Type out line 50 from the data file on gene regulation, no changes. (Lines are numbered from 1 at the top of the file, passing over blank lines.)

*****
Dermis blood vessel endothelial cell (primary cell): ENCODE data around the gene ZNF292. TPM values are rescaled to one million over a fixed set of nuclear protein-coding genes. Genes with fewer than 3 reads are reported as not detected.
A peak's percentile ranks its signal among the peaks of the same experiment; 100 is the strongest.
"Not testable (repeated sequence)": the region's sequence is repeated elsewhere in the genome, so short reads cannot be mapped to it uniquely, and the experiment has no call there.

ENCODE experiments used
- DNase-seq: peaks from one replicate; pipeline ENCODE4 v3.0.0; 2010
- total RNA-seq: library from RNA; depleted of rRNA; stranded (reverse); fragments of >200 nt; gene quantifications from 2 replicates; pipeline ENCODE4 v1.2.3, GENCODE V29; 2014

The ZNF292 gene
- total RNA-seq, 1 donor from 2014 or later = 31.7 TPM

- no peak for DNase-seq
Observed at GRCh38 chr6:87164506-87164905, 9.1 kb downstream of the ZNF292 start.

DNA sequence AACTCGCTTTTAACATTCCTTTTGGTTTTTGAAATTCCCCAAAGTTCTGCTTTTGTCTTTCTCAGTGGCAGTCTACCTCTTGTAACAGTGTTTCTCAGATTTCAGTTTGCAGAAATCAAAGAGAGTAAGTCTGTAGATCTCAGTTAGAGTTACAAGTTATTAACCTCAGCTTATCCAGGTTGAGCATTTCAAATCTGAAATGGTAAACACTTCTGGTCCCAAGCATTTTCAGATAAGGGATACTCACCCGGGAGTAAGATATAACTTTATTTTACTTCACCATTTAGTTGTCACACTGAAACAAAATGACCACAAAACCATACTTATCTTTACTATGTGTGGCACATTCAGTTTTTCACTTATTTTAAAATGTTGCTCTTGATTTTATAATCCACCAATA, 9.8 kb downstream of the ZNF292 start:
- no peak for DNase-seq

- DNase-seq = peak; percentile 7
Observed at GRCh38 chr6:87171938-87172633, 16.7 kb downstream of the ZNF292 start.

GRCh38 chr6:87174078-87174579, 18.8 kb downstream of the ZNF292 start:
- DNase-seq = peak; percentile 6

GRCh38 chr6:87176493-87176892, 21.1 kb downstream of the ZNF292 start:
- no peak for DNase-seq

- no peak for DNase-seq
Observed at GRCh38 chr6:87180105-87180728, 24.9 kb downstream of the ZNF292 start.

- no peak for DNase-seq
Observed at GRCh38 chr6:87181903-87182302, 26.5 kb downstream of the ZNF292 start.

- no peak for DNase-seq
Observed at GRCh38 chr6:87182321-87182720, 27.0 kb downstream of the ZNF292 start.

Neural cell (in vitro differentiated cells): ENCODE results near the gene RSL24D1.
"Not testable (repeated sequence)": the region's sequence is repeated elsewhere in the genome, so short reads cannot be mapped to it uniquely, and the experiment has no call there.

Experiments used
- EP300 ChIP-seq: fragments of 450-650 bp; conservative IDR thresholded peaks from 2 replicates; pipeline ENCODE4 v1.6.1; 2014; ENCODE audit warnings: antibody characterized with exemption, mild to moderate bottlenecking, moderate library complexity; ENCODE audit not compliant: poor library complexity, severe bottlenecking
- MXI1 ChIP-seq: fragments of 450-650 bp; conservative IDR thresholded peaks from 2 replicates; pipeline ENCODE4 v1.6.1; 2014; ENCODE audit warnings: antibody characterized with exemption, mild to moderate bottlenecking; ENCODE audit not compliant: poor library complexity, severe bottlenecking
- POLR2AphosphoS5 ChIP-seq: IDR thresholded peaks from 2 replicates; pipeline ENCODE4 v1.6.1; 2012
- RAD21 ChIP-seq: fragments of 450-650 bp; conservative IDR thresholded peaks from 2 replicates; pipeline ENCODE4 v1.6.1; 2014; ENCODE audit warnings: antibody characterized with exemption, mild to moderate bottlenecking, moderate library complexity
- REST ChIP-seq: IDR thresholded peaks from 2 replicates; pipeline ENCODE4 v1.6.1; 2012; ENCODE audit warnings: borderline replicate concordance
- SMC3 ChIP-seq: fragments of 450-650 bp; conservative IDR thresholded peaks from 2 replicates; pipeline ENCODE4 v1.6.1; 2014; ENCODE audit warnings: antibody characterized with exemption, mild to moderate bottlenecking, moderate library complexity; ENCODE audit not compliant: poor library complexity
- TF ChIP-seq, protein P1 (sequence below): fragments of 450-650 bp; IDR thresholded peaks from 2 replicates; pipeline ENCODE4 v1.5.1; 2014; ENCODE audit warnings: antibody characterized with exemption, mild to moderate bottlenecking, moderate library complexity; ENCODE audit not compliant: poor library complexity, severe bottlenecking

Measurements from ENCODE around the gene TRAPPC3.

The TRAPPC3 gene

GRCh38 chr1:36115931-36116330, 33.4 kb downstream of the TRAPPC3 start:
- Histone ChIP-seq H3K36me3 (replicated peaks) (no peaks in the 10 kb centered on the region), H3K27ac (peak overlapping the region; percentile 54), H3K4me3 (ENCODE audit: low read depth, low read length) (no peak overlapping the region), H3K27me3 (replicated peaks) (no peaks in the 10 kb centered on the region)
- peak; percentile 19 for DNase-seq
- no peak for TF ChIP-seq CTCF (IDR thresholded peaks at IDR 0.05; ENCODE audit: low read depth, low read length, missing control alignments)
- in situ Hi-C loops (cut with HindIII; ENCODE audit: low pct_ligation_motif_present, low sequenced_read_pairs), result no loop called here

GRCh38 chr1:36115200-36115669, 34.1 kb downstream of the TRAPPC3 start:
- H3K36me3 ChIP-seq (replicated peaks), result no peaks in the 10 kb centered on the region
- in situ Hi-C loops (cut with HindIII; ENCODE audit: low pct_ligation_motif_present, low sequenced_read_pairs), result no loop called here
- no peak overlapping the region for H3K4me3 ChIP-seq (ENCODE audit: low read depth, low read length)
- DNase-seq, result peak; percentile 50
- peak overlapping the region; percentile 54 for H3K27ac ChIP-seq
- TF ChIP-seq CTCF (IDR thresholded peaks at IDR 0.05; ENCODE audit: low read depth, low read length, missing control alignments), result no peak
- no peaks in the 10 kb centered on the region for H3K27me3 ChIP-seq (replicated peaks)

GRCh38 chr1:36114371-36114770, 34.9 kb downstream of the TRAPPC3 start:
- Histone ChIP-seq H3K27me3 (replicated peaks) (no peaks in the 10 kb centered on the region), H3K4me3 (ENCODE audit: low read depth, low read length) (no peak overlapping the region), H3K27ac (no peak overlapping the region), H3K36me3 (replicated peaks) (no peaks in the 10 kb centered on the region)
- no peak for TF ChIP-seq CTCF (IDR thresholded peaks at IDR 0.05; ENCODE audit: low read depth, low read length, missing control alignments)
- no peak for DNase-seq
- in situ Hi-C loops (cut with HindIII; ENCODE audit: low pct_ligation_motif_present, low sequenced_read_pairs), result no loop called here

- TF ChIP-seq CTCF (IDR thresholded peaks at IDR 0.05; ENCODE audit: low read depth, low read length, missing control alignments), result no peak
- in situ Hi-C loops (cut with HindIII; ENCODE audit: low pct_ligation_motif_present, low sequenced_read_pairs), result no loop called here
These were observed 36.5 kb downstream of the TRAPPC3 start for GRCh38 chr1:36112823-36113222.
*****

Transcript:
GRCh38 chr1:36114371-36114770, 34.9 kb downstream of the TRAPPC3 start: